Komagata Maru Project 2014

Performing the Komagata Maru: Theatre and the Work of Memory

This event in early May 2014 comprised a significant component of UBC’s contribution to a region-wide recognition of the centenary of the Komagata Maru incident, when a ship carrying mostly Punjabi and Sikh would-be immigrants to Canada was turned away from Vancouver in 1914 after an excruciating two-month wait in the harbour.

At the core of the project were a set of performances held on May 3 (evening) and May 4 (afternoon) in the Frederic Wood Theatre at UBC West Point Grey, and on the evening of May 9 at the Surrey Arts Centre (for a description, photos and recording of the May 3 performance, click here).  The performance on May 3 was preceded by a symposium at UBC, featuring the authors of the plays and a small number of scholars/theatre professionals. Professor Rana Nayar, a highly regarded translator of modern Punjabi literature and a specialist in theatre, visited from Panjab University, Chandigarh, India to take part in the project and participate in the symposium. It was also preceded by the screening of Ali Kazimi’s 2004 film on the Komagata Maru, “Continuous Journey,” on May 1; see “Annual Event” in the menu above for more information.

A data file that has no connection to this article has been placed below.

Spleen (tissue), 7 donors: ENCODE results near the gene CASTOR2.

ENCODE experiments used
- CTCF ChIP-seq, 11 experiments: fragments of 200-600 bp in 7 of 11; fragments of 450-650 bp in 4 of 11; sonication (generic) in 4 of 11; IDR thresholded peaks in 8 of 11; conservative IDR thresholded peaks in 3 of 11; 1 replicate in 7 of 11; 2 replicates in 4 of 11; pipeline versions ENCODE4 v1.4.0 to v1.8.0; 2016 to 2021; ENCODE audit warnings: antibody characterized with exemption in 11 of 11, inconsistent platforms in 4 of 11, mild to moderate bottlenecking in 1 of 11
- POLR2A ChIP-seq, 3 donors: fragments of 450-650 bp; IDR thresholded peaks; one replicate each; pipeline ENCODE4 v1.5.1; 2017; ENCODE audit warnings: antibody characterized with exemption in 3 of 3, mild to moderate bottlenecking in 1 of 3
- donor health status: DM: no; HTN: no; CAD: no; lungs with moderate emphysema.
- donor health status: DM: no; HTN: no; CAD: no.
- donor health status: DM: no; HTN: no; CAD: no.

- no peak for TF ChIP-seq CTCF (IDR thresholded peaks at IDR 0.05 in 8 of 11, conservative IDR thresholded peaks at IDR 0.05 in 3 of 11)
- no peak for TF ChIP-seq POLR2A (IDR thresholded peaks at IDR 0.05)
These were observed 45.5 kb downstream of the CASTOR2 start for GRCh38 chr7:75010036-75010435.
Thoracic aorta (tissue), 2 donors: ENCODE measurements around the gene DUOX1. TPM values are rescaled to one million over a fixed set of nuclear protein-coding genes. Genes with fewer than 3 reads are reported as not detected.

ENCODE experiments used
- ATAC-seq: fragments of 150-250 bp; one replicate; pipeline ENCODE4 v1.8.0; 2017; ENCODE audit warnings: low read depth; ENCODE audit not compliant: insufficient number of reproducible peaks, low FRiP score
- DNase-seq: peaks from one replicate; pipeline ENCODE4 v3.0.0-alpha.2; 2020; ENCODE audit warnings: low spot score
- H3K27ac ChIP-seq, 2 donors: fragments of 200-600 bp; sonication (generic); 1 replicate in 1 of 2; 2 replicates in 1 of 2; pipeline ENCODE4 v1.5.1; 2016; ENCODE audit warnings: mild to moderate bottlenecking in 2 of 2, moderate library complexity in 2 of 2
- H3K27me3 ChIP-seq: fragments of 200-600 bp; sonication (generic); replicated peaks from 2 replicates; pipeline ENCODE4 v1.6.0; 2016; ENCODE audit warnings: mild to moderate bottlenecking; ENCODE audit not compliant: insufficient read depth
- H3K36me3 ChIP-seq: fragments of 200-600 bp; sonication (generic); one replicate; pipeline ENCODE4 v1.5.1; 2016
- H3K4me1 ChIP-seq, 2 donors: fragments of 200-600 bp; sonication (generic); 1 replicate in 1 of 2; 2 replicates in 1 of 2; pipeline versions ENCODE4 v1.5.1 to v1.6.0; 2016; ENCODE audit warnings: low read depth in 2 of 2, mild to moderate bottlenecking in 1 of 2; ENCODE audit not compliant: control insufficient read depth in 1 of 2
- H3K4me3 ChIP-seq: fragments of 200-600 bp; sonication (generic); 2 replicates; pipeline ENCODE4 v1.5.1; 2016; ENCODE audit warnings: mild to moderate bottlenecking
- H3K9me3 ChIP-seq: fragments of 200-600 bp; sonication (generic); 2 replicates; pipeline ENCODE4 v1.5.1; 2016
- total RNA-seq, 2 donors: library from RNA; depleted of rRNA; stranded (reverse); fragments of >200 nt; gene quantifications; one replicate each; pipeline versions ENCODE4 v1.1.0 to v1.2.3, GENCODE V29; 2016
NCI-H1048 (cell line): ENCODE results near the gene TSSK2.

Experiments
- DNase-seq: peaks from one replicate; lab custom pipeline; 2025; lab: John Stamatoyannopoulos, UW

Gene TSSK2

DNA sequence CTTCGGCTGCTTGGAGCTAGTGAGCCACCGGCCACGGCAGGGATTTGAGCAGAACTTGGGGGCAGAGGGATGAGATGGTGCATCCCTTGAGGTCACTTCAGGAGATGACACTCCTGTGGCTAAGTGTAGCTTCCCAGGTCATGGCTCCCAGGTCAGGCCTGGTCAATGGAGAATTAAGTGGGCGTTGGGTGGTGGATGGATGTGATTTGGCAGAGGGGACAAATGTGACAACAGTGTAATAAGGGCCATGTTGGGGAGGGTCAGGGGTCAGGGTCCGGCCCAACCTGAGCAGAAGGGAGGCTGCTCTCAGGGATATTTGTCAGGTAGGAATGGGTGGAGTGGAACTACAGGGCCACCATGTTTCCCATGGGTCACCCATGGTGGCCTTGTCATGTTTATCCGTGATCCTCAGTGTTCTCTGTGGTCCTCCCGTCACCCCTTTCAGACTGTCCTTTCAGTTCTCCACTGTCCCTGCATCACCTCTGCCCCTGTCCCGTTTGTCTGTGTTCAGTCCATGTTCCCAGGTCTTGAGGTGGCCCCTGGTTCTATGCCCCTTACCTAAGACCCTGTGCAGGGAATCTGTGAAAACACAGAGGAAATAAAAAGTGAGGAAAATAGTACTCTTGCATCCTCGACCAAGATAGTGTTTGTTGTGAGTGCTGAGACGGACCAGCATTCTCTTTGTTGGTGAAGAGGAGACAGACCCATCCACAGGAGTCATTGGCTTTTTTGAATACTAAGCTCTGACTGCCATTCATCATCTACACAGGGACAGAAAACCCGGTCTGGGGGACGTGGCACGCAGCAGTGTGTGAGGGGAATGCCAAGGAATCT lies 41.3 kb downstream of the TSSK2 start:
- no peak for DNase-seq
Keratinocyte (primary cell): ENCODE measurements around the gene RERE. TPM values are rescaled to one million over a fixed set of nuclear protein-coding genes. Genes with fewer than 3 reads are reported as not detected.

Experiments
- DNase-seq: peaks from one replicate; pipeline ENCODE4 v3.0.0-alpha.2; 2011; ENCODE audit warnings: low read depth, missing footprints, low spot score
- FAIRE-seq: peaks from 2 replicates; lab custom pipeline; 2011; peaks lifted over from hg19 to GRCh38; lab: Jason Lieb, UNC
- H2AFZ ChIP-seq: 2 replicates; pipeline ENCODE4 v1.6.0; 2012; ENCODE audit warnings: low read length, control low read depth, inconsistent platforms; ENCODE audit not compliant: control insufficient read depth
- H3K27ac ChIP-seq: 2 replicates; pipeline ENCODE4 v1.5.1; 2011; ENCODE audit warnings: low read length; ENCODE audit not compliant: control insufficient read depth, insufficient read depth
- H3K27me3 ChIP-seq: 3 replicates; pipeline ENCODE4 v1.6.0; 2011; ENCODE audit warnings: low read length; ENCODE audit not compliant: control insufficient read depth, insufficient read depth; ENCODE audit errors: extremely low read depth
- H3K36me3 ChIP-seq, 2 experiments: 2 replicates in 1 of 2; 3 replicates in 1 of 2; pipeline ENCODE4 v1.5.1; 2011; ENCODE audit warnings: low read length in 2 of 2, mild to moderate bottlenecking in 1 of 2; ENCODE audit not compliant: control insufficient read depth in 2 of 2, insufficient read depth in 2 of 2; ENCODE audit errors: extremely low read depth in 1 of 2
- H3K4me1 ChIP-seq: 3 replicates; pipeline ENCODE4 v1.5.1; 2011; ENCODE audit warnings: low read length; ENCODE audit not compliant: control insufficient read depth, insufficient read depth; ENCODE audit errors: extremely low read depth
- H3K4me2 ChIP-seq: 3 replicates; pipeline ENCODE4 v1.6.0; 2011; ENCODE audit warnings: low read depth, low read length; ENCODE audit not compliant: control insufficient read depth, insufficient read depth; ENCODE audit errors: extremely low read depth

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This project, led by UBC professor Anne Murphy, emerged out of a partnership between the Department of Asian Studies and the Department of Theatre and Film at UBC, and with the Surrey BC-based community theatre group, Rangmanch Punjabi Theatre, and Srishti Institute of Art, Design, and Technology in Bangalore. It was funded by a UBC Hampton Grant and, for the performance in Surrey, a Surrey Arts Grant and Kwantlen Polytechnic University grant. We partnered with St. John’s College for the Symposium on May 3, and a Peter Wall International Scholar grant supported the visit of Professor Rana Nayar from India to take part in the performance and deliver the keynote address at the Symposium. 
For general resources on the Komagata Maru, please see the extensive resources available through Simon Fraser University Library.